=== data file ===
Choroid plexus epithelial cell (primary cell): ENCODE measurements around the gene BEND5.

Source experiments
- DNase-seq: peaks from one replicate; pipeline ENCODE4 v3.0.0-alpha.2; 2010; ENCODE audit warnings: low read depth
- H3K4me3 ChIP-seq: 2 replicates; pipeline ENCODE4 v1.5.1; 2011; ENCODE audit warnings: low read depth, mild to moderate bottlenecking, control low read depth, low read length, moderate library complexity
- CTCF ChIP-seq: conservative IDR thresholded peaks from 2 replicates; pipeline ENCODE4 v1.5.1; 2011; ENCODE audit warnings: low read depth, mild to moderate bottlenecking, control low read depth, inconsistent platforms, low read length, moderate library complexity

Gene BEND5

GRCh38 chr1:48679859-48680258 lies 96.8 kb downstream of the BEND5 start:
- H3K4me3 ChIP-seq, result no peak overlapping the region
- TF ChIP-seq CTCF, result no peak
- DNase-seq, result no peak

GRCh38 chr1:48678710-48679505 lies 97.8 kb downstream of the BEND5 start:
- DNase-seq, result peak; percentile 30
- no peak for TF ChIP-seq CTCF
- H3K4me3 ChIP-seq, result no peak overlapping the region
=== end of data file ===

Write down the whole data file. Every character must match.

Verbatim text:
Choroid plexus epithelial cell (primary cell): ENCODE measurements around the gene BEND5.

Source experiments
- DNase-seq: peaks from one replicate; pipeline ENCODE4 v3.0.0-alpha.2; 2010; ENCODE audit warnings: low read depth
- H3K4me3 ChIP-seq: 2 replicates; pipeline ENCODE4 v1.5.1; 2011; ENCODE audit warnings: low read depth, mild to moderate bottlenecking, control low read depth, low read length, moderate library complexity
- CTCF ChIP-seq: conservative IDR thresholded peaks from 2 replicates; pipeline ENCODE4 v1.5.1; 2011; ENCODE audit warnings: low read depth, mild to moderate bottlenecking, control low read depth, inconsistent platforms, low read length, moderate library complexity

Gene BEND5

GRCh38 chr1:48679859-48680258 lies 96.8 kb downstream of the BEND5 start:
- H3K4me3 ChIP-seq, result no peak overlapping the region
- TF ChIP-seq CTCF, result no peak
- DNase-seq, result no peak

GRCh38 chr1:48678710-48679505 lies 97.8 kb downstream of the BEND5 start:
- DNase-seq, result peak; percentile 30
- no peak for TF ChIP-seq CTCF
- H3K4me3 ChIP-seq, result no peak overlapping the region